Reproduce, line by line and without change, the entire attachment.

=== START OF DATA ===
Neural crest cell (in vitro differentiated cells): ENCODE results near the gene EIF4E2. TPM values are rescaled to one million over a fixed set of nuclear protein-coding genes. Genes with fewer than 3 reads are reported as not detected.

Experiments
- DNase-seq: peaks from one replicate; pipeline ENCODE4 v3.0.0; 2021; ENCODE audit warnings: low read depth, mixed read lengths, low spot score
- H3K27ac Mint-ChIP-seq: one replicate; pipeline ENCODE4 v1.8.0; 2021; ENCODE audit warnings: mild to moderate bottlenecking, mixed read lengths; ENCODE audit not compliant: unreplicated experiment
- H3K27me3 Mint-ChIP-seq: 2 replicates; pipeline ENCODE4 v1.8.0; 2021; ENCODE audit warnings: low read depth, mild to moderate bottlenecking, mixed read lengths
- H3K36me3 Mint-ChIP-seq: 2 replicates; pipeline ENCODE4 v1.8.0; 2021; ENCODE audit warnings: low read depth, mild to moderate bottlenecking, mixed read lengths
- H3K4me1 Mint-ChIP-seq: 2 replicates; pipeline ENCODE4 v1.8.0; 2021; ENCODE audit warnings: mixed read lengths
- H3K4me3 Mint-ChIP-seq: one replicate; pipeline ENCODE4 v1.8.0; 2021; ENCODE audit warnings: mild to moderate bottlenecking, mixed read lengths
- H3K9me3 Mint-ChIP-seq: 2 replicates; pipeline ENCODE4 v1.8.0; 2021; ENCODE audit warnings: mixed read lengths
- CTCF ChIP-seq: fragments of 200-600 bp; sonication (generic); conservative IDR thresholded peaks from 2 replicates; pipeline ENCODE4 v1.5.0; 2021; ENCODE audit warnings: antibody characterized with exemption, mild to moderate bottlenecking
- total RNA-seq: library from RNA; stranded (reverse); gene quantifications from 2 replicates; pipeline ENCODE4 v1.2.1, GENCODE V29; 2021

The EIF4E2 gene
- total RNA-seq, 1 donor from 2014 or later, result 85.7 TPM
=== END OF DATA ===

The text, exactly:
Neural crest cell (in vitro differentiated cells): ENCODE results near the gene EIF4E2. TPM values are rescaled to one million over a fixed set of nuclear protein-coding genes. Genes with fewer than 3 reads are reported as not detected.

Experiments
- DNase-seq: peaks from one replicate; pipeline ENCODE4 v3.0.0; 2021; ENCODE audit warnings: low read depth, mixed read lengths, low spot score
- H3K27ac Mint-ChIP-seq: one replicate; pipeline ENCODE4 v1.8.0; 2021; ENCODE audit warnings: mild to moderate bottlenecking, mixed read lengths; ENCODE audit not compliant: unreplicated experiment
- H3K27me3 Mint-ChIP-seq: 2 replicates; pipeline ENCODE4 v1.8.0; 2021; ENCODE audit warnings: low read depth, mild to moderate bottlenecking, mixed read lengths
- H3K36me3 Mint-ChIP-seq: 2 replicates; pipeline ENCODE4 v1.8.0; 2021; ENCODE audit warnings: low read depth, mild to moderate bottlenecking, mixed read lengths
- H3K4me1 Mint-ChIP-seq: 2 replicates; pipeline ENCODE4 v1.8.0; 2021; ENCODE audit warnings: mixed read lengths
- H3K4me3 Mint-ChIP-seq: one replicate; pipeline ENCODE4 v1.8.0; 2021; ENCODE audit warnings: mild to moderate bottlenecking, mixed read lengths
- H3K9me3 Mint-ChIP-seq: 2 replicates; pipeline ENCODE4 v1.8.0; 2021; ENCODE audit warnings: mixed read lengths
- CTCF ChIP-seq: fragments of 200-600 bp; sonication (generic); conservative IDR thresholded peaks from 2 replicates; pipeline ENCODE4 v1.5.0; 2021; ENCODE audit warnings: antibody characterized with exemption, mild to moderate bottlenecking
- total RNA-seq: library from RNA; stranded (reverse); gene quantifications from 2 replicates; pipeline ENCODE4 v1.2.1, GENCODE V29; 2021

The EIF4E2 gene
- total RNA-seq, 1 donor from 2014 or later, result 85.7 TPM